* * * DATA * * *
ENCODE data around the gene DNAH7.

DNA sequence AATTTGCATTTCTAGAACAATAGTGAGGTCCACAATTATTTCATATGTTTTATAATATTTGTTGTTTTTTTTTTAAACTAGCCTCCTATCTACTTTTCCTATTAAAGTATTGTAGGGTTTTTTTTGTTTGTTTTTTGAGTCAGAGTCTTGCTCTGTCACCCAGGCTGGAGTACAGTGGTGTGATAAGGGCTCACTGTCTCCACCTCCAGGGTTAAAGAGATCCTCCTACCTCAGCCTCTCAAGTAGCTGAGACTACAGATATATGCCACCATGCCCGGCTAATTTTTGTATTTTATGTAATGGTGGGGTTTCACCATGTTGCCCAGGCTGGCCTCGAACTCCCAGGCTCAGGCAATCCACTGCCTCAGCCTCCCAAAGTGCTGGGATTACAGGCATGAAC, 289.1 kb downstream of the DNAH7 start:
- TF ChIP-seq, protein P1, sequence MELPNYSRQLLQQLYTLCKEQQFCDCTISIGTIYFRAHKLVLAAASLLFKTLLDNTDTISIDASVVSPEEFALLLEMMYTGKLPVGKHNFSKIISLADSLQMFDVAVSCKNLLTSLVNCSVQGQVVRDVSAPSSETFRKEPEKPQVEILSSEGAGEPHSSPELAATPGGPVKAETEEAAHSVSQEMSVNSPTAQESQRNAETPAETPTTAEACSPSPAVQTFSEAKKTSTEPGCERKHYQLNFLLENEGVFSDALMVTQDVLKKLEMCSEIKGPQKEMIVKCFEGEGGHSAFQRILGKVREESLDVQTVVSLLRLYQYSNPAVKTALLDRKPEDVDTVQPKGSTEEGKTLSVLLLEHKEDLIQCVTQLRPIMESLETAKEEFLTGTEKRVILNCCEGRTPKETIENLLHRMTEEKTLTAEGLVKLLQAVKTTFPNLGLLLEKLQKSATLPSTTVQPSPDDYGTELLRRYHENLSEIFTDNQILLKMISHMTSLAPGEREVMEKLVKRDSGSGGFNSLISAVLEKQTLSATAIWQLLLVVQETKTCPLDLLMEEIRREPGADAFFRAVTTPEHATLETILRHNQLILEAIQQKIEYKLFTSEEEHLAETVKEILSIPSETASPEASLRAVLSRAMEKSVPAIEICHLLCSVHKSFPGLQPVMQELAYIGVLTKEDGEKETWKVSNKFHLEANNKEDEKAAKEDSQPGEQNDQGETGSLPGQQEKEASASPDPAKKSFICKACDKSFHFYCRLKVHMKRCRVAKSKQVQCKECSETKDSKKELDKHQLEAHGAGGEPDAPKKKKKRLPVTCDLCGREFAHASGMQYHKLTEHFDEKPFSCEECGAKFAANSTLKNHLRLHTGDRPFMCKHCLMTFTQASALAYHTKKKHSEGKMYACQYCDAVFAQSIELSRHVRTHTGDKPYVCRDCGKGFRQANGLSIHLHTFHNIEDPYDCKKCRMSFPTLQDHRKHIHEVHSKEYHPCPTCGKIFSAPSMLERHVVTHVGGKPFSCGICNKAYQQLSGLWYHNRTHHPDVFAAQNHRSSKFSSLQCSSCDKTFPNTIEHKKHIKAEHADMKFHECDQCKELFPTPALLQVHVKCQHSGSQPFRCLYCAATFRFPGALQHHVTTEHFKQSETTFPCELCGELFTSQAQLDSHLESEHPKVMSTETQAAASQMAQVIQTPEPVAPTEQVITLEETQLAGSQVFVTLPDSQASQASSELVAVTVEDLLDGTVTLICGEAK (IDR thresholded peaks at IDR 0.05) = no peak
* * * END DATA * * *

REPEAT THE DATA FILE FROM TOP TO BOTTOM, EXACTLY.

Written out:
ENCODE data around the gene DNAH7.

DNA sequence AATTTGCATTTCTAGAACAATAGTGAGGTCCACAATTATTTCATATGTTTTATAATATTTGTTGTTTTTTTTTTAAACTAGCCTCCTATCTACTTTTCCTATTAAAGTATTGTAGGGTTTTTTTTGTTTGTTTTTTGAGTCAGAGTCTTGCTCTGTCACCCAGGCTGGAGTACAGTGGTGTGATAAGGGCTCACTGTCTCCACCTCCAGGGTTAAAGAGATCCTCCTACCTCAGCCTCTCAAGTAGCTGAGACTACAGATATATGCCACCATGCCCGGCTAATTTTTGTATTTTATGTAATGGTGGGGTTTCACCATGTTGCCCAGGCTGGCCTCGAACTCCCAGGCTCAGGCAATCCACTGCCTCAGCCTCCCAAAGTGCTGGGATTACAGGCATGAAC, 289.1 kb downstream of the DNAH7 start:
- TF ChIP-seq, protein P1, sequence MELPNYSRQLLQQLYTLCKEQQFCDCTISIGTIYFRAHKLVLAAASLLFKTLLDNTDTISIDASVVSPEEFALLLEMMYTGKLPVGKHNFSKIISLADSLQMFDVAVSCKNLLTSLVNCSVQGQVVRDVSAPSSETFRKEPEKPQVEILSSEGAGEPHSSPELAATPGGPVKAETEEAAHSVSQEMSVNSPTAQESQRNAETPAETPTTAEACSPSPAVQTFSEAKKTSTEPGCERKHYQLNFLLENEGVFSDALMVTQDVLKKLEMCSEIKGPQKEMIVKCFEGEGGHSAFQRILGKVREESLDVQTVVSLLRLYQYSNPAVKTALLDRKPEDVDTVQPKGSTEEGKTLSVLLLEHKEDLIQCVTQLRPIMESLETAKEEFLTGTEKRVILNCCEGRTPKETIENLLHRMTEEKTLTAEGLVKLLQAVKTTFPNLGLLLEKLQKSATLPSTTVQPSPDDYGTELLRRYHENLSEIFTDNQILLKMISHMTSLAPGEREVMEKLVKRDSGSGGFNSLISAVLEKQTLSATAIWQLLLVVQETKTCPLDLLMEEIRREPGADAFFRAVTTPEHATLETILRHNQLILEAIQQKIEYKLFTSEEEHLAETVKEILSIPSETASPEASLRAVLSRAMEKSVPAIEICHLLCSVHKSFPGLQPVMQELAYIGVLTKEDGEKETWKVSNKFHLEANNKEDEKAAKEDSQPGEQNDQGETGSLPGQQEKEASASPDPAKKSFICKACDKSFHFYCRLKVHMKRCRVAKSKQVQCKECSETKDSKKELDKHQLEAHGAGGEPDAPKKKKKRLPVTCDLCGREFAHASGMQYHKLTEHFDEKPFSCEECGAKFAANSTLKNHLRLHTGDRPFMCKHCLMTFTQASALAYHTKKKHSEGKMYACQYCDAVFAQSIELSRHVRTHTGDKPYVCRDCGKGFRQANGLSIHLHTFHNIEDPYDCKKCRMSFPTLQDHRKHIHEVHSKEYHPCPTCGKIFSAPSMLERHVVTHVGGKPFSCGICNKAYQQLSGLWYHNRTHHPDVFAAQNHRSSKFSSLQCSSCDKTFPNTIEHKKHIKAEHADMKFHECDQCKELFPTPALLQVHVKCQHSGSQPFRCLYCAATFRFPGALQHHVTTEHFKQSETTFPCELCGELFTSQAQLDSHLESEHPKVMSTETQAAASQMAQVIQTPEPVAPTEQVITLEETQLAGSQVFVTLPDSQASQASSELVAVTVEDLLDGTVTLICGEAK (IDR thresholded peaks at IDR 0.05) = no peak